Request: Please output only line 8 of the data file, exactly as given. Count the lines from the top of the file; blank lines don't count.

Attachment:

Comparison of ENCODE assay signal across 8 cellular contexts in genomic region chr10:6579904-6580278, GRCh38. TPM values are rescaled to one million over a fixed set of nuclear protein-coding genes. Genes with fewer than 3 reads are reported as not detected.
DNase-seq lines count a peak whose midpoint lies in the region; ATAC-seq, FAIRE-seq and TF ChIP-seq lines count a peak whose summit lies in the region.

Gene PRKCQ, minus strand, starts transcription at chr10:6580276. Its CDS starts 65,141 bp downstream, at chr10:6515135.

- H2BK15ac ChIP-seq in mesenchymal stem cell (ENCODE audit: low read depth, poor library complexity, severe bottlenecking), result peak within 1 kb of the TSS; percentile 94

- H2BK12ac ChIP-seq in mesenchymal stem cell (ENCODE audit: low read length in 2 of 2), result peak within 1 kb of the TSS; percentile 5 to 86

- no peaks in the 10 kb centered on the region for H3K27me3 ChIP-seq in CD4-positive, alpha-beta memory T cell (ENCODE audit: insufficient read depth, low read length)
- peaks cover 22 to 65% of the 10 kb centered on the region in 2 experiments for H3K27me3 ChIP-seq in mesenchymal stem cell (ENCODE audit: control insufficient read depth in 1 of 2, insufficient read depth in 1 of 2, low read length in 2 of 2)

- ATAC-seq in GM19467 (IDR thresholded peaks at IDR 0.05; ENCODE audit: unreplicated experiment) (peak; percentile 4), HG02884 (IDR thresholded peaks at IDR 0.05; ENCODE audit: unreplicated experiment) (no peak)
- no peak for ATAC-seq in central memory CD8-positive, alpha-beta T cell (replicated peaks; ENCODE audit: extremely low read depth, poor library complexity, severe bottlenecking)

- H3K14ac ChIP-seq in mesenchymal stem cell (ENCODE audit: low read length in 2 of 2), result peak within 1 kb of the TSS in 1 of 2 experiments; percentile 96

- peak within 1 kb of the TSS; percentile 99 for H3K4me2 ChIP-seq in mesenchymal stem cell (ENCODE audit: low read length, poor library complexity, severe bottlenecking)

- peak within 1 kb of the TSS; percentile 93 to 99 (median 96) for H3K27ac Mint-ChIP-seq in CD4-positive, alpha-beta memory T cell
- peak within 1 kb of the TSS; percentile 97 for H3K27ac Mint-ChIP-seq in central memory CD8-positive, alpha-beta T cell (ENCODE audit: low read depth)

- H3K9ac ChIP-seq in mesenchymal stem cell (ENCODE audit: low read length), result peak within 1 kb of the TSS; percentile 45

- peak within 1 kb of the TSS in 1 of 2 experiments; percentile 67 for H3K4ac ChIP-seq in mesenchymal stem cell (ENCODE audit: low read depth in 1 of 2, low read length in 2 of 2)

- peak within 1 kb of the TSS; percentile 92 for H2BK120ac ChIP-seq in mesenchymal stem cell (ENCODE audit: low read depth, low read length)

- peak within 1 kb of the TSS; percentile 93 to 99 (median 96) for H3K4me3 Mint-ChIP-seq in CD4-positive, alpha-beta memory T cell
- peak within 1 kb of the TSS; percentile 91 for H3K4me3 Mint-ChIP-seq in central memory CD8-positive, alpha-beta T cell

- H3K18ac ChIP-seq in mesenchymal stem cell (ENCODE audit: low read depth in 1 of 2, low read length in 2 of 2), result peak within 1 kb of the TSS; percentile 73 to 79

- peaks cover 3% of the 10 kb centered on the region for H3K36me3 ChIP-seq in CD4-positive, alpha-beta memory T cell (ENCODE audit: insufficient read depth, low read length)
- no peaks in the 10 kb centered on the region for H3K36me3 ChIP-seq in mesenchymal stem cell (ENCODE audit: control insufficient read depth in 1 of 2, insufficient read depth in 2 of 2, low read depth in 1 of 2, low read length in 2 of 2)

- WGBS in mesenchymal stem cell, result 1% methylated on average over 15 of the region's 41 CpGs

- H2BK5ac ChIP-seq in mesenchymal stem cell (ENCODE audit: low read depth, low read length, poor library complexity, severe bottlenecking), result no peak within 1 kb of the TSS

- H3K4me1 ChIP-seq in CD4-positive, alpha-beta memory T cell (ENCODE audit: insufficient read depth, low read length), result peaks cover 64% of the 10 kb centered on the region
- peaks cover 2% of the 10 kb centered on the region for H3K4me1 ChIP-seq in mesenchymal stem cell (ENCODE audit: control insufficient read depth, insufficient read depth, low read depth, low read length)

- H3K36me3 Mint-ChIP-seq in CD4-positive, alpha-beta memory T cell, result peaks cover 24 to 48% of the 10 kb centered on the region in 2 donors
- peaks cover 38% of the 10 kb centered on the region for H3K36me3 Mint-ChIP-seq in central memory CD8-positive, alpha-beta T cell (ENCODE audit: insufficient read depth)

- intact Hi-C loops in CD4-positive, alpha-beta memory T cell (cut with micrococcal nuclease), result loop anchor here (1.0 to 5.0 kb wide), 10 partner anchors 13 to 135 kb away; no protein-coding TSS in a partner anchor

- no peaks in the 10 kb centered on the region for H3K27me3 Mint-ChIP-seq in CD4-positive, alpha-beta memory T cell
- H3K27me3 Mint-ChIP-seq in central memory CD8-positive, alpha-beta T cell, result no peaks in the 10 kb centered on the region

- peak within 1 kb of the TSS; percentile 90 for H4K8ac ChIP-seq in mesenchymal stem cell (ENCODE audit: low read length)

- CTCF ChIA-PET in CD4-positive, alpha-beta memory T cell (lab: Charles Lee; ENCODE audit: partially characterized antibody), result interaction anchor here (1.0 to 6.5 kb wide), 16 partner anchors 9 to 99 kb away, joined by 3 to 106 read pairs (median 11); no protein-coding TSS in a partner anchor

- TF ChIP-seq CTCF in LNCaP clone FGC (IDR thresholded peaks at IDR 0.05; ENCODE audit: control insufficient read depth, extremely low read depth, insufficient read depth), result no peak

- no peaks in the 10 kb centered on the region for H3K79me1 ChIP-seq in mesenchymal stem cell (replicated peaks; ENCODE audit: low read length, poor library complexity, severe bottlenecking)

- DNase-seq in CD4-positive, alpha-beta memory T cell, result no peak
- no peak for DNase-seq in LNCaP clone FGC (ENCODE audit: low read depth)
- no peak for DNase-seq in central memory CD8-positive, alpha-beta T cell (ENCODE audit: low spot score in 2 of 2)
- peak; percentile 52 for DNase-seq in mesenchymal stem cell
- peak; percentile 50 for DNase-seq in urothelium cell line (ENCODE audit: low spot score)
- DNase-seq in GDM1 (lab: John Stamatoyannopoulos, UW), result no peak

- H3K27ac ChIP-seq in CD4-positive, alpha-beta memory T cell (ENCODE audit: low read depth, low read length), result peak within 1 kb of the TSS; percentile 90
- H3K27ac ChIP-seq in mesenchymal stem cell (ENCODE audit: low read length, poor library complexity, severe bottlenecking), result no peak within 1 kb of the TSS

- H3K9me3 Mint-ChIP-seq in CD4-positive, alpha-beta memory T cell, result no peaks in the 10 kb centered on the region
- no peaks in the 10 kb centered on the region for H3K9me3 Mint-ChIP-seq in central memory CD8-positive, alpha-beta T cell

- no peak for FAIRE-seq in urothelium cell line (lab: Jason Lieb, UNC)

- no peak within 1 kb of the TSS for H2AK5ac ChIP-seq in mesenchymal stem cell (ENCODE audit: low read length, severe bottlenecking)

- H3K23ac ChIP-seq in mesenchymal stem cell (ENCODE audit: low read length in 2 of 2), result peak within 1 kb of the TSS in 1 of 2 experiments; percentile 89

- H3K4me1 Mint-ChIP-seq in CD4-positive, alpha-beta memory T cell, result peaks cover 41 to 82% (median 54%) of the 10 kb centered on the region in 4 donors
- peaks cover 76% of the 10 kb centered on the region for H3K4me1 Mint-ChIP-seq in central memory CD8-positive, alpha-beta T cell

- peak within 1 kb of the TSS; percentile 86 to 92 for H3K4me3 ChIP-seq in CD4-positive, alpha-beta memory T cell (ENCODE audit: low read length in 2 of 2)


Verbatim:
- ATAC-seq in GM19467 (IDR thresholded peaks at IDR 0.05; ENCODE audit: unreplicated experiment) (peak; percentile 4), HG02884 (IDR thresholded peaks at IDR 0.05; ENCODE audit: unreplicated experiment) (no peak)